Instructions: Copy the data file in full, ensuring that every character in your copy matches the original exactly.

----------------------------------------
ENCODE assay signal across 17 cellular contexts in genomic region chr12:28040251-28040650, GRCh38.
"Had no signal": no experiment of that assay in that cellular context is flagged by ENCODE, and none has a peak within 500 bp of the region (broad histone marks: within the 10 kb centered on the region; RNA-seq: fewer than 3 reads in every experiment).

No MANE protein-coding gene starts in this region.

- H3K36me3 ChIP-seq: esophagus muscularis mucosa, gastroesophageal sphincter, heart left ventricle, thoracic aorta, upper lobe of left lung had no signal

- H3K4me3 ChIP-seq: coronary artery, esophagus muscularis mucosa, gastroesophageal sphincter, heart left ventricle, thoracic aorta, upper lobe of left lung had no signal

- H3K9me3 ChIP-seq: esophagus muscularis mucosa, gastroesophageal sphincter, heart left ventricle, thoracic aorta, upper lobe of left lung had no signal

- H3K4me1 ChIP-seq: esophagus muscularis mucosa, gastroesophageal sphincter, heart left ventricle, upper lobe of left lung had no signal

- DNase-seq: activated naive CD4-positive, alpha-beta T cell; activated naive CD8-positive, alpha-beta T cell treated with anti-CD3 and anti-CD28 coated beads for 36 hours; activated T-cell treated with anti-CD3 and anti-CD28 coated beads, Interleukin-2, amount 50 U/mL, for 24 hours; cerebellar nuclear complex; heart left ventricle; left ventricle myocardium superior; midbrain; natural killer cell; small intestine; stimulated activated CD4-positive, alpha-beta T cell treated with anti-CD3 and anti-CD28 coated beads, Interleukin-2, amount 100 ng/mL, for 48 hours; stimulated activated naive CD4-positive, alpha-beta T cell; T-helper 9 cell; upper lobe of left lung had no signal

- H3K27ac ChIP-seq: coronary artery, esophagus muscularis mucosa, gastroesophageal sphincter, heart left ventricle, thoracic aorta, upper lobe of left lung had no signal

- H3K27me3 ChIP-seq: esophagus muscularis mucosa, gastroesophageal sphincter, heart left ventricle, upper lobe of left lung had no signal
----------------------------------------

ENCODE assay signal across 17 cellular contexts in genomic region chr12:28040251-28040650, GRCh38.
"Had no signal": no experiment of that assay in that cellular context is flagged by ENCODE, and none has a peak within 500 bp of the region (broad histone marks: within the 10 kb centered on the region; RNA-seq: fewer than 3 reads in every experiment).

No MANE protein-coding gene starts in this region.

- H3K36me3 ChIP-seq: esophagus muscularis mucosa, gastroesophageal sphincter, heart left ventricle, thoracic aorta, upper lobe of left lung had no signal

- H3K4me3 ChIP-seq: coronary artery, esophagus muscularis mucosa, gastroesophageal sphincter, heart left ventricle, thoracic aorta, upper lobe of left lung had no signal

- H3K9me3 ChIP-seq: esophagus muscularis mucosa, gastroesophageal sphincter, heart left ventricle, thoracic aorta, upper lobe of left lung had no signal

- H3K4me1 ChIP-seq: esophagus muscularis mucosa, gastroesophageal sphincter, heart left ventricle, upper lobe of left lung had no signal

- DNase-seq: activated naive CD4-positive, alpha-beta T cell; activated naive CD8-positive, alpha-beta T cell treated with anti-CD3 and anti-CD28 coated beads for 36 hours; activated T-cell treated with anti-CD3 and anti-CD28 coated beads, Interleukin-2, amount 50 U/mL, for 24 hours; cerebellar nuclear complex; heart left ventricle; left ventricle myocardium superior; midbrain; natural killer cell; small intestine; stimulated activated CD4-positive, alpha-beta T cell treated with anti-CD3 and anti-CD28 coated beads, Interleukin-2, amount 100 ng/mL, for 48 hours; stimulated activated naive CD4-positive, alpha-beta T cell; T-helper 9 cell; upper lobe of left lung had no signal

- H3K27ac ChIP-seq: coronary artery, esophagus muscularis mucosa, gastroesophageal sphincter, heart left ventricle, thoracic aorta, upper lobe of left lung had no signal

- H3K27me3 ChIP-seq: esophagus muscularis mucosa, gastroesophageal sphincter, heart left ventricle, upper lobe of left lung had no signal